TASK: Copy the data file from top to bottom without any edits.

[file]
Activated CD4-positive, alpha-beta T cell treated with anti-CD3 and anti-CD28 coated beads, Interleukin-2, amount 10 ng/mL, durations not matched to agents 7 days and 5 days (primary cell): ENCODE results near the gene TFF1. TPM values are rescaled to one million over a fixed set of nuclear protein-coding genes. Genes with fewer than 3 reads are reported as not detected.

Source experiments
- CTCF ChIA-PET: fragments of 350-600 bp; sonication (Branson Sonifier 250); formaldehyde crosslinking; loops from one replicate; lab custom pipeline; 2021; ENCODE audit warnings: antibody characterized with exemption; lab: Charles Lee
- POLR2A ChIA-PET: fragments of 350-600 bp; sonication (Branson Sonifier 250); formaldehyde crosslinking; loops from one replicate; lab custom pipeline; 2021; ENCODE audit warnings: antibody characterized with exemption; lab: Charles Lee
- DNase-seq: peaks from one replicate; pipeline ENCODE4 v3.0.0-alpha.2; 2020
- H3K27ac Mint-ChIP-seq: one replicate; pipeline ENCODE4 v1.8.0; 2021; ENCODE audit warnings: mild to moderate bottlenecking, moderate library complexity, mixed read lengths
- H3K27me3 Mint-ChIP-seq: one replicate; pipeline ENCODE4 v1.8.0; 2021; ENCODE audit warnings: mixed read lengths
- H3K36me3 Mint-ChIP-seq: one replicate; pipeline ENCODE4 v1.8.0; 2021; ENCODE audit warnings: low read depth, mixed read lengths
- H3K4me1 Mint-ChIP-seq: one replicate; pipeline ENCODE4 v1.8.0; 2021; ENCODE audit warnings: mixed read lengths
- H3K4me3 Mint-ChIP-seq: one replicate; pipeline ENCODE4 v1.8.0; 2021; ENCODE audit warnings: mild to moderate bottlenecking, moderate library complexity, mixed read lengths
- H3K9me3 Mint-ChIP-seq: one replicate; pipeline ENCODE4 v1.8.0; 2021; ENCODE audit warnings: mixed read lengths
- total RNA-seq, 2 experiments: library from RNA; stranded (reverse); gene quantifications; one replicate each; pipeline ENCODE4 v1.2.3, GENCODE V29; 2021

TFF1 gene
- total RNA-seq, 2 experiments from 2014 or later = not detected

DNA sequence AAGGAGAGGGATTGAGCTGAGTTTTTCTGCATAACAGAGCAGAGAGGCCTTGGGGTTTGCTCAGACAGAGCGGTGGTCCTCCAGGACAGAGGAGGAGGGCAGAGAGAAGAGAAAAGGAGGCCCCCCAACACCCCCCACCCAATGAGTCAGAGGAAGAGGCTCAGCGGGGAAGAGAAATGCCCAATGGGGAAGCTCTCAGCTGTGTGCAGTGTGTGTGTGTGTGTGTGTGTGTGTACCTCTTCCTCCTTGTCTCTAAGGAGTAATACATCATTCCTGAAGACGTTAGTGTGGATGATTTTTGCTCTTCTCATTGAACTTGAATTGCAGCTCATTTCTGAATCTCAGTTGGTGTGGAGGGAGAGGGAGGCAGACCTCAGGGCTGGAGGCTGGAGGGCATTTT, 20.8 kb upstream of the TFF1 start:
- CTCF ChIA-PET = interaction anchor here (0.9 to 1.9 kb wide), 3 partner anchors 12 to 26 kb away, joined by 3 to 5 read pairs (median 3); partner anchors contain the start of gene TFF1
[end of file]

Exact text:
Activated CD4-positive, alpha-beta T cell treated with anti-CD3 and anti-CD28 coated beads, Interleukin-2, amount 10 ng/mL, durations not matched to agents 7 days and 5 days (primary cell): ENCODE results near the gene TFF1. TPM values are rescaled to one million over a fixed set of nuclear protein-coding genes. Genes with fewer than 3 reads are reported as not detected.

Source experiments
- CTCF ChIA-PET: fragments of 350-600 bp; sonication (Branson Sonifier 250); formaldehyde crosslinking; loops from one replicate; lab custom pipeline; 2021; ENCODE audit warnings: antibody characterized with exemption; lab: Charles Lee
- POLR2A ChIA-PET: fragments of 350-600 bp; sonication (Branson Sonifier 250); formaldehyde crosslinking; loops from one replicate; lab custom pipeline; 2021; ENCODE audit warnings: antibody characterized with exemption; lab: Charles Lee
- DNase-seq: peaks from one replicate; pipeline ENCODE4 v3.0.0-alpha.2; 2020
- H3K27ac Mint-ChIP-seq: one replicate; pipeline ENCODE4 v1.8.0; 2021; ENCODE audit warnings: mild to moderate bottlenecking, moderate library complexity, mixed read lengths
- H3K27me3 Mint-ChIP-seq: one replicate; pipeline ENCODE4 v1.8.0; 2021; ENCODE audit warnings: mixed read lengths
- H3K36me3 Mint-ChIP-seq: one replicate; pipeline ENCODE4 v1.8.0; 2021; ENCODE audit warnings: low read depth, mixed read lengths
- H3K4me1 Mint-ChIP-seq: one replicate; pipeline ENCODE4 v1.8.0; 2021; ENCODE audit warnings: mixed read lengths
- H3K4me3 Mint-ChIP-seq: one replicate; pipeline ENCODE4 v1.8.0; 2021; ENCODE audit warnings: mild to moderate bottlenecking, moderate library complexity, mixed read lengths
- H3K9me3 Mint-ChIP-seq: one replicate; pipeline ENCODE4 v1.8.0; 2021; ENCODE audit warnings: mixed read lengths
- total RNA-seq, 2 experiments: library from RNA; stranded (reverse); gene quantifications; one replicate each; pipeline ENCODE4 v1.2.3, GENCODE V29; 2021

TFF1 gene
- total RNA-seq, 2 experiments from 2014 or later = not detected

DNA sequence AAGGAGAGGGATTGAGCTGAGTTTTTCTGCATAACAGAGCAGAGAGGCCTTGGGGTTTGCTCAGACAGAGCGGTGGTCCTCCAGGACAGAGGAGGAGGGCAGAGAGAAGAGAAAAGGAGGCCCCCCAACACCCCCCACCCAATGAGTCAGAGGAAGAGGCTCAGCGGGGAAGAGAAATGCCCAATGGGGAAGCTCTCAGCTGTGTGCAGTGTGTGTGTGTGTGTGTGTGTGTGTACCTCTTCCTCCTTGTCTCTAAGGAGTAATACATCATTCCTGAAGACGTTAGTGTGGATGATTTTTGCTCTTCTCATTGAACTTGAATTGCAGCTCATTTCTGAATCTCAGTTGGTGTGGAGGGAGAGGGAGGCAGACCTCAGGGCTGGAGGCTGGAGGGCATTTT, 20.8 kb upstream of the TFF1 start:
- CTCF ChIA-PET = interaction anchor here (0.9 to 1.9 kb wide), 3 partner anchors 12 to 26 kb away, joined by 3 to 5 read pairs (median 3); partner anchors contain the start of gene TFF1